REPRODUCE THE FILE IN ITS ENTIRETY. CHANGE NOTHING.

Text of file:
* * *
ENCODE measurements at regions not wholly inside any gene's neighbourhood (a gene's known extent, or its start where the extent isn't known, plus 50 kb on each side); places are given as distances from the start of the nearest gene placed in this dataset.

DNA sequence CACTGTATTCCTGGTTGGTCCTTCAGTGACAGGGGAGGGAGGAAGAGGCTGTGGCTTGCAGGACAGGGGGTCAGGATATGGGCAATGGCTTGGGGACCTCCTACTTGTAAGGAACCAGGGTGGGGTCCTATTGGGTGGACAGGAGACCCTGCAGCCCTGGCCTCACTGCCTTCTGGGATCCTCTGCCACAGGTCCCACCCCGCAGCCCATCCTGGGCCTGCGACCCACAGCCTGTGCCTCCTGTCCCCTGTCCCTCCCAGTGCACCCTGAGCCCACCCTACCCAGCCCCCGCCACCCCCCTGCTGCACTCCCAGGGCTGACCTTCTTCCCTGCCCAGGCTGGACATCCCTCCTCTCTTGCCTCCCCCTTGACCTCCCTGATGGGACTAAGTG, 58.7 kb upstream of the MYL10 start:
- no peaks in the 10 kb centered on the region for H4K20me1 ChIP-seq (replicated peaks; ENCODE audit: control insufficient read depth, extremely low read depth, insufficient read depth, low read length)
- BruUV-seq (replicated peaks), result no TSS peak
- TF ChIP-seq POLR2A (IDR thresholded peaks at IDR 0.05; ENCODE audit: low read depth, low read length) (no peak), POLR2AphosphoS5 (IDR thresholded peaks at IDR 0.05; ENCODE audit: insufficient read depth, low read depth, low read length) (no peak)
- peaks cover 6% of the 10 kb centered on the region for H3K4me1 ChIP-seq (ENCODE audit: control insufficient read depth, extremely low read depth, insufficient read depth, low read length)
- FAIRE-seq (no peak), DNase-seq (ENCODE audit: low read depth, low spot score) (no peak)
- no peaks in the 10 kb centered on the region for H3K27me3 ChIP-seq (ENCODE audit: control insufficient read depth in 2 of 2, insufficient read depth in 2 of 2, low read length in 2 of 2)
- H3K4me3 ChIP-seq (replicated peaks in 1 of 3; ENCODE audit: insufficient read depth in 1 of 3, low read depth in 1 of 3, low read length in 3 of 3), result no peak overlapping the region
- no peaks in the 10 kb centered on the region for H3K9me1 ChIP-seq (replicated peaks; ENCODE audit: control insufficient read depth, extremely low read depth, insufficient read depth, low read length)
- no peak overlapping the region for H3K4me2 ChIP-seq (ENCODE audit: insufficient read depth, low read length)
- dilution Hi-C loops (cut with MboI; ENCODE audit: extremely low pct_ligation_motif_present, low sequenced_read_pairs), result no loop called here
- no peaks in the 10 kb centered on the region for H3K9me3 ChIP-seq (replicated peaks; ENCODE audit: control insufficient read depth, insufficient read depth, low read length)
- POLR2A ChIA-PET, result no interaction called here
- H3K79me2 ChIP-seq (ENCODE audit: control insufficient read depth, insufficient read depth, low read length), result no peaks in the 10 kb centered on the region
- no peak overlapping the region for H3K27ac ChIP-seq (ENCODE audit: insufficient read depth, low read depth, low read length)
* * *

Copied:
ENCODE measurements at regions not wholly inside any gene's neighbourhood (a gene's known extent, or its start where the extent isn't known, plus 50 kb on each side); places are given as distances from the start of the nearest gene placed in this dataset.

DNA sequence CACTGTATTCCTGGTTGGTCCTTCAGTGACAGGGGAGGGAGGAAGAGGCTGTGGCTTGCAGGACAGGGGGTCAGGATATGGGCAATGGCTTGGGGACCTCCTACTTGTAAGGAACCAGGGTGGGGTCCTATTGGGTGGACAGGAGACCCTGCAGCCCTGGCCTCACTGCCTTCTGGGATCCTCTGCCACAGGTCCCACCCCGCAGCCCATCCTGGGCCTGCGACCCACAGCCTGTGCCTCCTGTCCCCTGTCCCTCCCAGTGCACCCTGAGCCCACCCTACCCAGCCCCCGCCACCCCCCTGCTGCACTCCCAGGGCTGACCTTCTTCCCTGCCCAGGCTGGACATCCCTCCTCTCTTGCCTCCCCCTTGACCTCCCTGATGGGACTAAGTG, 58.7 kb upstream of the MYL10 start:
- no peaks in the 10 kb centered on the region for H4K20me1 ChIP-seq (replicated peaks; ENCODE audit: control insufficient read depth, extremely low read depth, insufficient read depth, low read length)
- BruUV-seq (replicated peaks), result no TSS peak
- TF ChIP-seq POLR2A (IDR thresholded peaks at IDR 0.05; ENCODE audit: low read depth, low read length) (no peak), POLR2AphosphoS5 (IDR thresholded peaks at IDR 0.05; ENCODE audit: insufficient read depth, low read depth, low read length) (no peak)
- peaks cover 6% of the 10 kb centered on the region for H3K4me1 ChIP-seq (ENCODE audit: control insufficient read depth, extremely low read depth, insufficient read depth, low read length)
- FAIRE-seq (no peak), DNase-seq (ENCODE audit: low read depth, low spot score) (no peak)
- no peaks in the 10 kb centered on the region for H3K27me3 ChIP-seq (ENCODE audit: control insufficient read depth in 2 of 2, insufficient read depth in 2 of 2, low read length in 2 of 2)
- H3K4me3 ChIP-seq (replicated peaks in 1 of 3; ENCODE audit: insufficient read depth in 1 of 3, low read depth in 1 of 3, low read length in 3 of 3), result no peak overlapping the region
- no peaks in the 10 kb centered on the region for H3K9me1 ChIP-seq (replicated peaks; ENCODE audit: control insufficient read depth, extremely low read depth, insufficient read depth, low read length)
- no peak overlapping the region for H3K4me2 ChIP-seq (ENCODE audit: insufficient read depth, low read length)
- dilution Hi-C loops (cut with MboI; ENCODE audit: extremely low pct_ligation_motif_present, low sequenced_read_pairs), result no loop called here
- no peaks in the 10 kb centered on the region for H3K9me3 ChIP-seq (replicated peaks; ENCODE audit: control insufficient read depth, insufficient read depth, low read length)
- POLR2A ChIA-PET, result no interaction called here
- H3K79me2 ChIP-seq (ENCODE audit: control insufficient read depth, insufficient read depth, low read length), result no peaks in the 10 kb centered on the region
- no peak overlapping the region for H3K27ac ChIP-seq (ENCODE audit: insufficient read depth, low read depth, low read length)